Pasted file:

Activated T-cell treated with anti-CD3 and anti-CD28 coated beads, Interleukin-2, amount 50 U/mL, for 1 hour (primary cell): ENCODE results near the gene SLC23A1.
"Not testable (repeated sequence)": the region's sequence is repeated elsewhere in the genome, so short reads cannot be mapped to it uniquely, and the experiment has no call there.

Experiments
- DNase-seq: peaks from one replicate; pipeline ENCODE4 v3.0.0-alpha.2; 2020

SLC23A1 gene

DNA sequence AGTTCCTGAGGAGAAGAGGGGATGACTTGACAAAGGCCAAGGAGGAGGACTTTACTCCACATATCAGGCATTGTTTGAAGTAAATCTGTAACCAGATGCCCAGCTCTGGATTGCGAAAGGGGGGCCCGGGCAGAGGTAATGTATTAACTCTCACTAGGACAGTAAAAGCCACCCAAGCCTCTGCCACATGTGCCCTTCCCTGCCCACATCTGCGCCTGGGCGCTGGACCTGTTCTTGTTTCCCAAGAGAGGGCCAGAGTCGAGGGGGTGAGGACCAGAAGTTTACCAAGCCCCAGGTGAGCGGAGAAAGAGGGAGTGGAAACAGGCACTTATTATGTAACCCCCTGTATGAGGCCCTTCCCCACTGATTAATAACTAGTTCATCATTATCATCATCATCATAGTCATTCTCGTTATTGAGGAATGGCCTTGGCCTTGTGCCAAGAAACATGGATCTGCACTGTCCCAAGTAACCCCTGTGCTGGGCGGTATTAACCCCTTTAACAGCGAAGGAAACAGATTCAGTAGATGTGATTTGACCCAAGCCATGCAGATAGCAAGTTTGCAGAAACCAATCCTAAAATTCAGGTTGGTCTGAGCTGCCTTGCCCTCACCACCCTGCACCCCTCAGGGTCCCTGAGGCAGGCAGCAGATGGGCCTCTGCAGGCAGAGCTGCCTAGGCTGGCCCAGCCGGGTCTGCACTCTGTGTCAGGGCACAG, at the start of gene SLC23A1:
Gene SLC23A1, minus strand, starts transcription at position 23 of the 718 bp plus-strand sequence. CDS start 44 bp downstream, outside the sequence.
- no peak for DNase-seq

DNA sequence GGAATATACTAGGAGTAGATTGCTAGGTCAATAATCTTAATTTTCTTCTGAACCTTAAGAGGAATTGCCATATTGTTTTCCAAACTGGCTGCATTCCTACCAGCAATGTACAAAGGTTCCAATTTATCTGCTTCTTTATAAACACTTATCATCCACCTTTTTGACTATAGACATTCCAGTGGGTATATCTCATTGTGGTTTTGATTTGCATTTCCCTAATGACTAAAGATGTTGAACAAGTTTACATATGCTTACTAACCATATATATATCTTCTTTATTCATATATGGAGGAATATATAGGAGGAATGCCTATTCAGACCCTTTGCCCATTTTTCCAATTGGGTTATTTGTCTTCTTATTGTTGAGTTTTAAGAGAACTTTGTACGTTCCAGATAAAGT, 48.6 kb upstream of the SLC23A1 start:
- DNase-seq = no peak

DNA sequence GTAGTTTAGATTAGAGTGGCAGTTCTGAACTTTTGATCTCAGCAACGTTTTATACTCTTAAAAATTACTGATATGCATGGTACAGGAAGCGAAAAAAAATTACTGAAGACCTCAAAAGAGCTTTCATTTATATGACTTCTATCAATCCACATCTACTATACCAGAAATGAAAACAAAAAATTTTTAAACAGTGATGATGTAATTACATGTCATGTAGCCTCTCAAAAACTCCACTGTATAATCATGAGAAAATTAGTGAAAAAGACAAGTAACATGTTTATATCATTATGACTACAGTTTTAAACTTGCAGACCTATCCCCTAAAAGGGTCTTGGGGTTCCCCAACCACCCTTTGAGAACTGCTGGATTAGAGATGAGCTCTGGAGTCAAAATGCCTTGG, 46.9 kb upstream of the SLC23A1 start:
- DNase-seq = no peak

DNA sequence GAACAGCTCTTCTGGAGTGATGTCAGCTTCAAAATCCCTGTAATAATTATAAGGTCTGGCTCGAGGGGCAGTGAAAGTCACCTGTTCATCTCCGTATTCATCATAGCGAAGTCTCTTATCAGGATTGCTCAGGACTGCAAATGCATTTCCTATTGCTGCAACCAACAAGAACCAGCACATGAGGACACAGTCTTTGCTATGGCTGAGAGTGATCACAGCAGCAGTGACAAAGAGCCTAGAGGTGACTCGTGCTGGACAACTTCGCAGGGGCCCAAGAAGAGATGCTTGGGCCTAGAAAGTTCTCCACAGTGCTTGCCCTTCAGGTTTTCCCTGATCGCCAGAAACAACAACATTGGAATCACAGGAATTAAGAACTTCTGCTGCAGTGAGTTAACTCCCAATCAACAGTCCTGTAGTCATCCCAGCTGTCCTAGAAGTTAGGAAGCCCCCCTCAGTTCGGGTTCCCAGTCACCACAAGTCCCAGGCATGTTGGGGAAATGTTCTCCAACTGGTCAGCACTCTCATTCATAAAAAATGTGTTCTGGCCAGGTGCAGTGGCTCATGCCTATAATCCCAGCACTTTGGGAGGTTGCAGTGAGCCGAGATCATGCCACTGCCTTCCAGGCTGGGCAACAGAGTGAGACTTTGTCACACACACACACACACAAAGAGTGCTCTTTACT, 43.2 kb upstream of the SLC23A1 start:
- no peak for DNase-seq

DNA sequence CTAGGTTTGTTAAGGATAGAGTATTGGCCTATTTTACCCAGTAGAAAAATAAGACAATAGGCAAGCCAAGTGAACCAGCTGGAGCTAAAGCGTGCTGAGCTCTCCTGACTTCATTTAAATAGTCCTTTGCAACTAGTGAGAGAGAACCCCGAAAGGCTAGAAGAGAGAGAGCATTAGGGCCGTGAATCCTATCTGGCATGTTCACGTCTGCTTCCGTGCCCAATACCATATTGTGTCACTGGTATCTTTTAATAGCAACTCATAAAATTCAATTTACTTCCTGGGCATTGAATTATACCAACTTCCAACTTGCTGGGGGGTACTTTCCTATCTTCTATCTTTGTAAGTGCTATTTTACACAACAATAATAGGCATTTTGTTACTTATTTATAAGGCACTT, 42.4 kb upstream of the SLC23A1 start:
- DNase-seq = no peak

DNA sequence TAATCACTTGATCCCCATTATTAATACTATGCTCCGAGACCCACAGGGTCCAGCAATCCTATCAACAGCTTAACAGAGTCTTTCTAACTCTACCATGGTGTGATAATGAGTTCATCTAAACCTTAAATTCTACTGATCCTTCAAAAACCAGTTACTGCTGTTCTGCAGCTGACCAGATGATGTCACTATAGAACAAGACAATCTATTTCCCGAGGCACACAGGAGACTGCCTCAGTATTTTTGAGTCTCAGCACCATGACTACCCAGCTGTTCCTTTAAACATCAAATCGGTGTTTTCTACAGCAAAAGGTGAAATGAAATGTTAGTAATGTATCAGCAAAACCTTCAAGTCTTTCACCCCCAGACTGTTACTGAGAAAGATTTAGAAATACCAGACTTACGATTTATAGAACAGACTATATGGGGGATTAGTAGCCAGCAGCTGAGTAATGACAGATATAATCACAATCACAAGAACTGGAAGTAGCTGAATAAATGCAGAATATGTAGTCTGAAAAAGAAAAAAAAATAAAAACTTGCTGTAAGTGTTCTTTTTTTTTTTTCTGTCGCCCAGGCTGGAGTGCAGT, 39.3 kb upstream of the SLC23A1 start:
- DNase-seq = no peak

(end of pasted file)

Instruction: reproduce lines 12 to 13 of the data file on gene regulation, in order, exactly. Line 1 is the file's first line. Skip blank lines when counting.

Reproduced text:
- DNase-seq = no peak

DNA sequence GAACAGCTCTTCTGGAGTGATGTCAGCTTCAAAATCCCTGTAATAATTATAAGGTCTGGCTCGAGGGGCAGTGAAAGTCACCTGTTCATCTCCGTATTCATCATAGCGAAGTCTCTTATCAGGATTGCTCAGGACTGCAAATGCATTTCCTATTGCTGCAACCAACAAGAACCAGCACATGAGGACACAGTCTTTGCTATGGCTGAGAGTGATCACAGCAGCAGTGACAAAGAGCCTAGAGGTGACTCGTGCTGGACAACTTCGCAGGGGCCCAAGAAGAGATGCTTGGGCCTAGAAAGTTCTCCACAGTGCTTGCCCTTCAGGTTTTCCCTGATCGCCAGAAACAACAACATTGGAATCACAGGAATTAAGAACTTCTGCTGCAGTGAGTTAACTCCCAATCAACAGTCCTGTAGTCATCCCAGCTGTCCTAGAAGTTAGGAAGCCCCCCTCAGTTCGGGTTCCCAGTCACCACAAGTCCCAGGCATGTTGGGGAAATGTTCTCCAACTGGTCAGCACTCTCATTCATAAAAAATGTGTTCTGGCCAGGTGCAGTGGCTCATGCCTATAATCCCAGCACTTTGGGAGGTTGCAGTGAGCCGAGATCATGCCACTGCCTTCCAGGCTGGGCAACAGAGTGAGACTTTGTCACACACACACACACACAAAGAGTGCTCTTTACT, 43.2 kb upstream of the SLC23A1 start: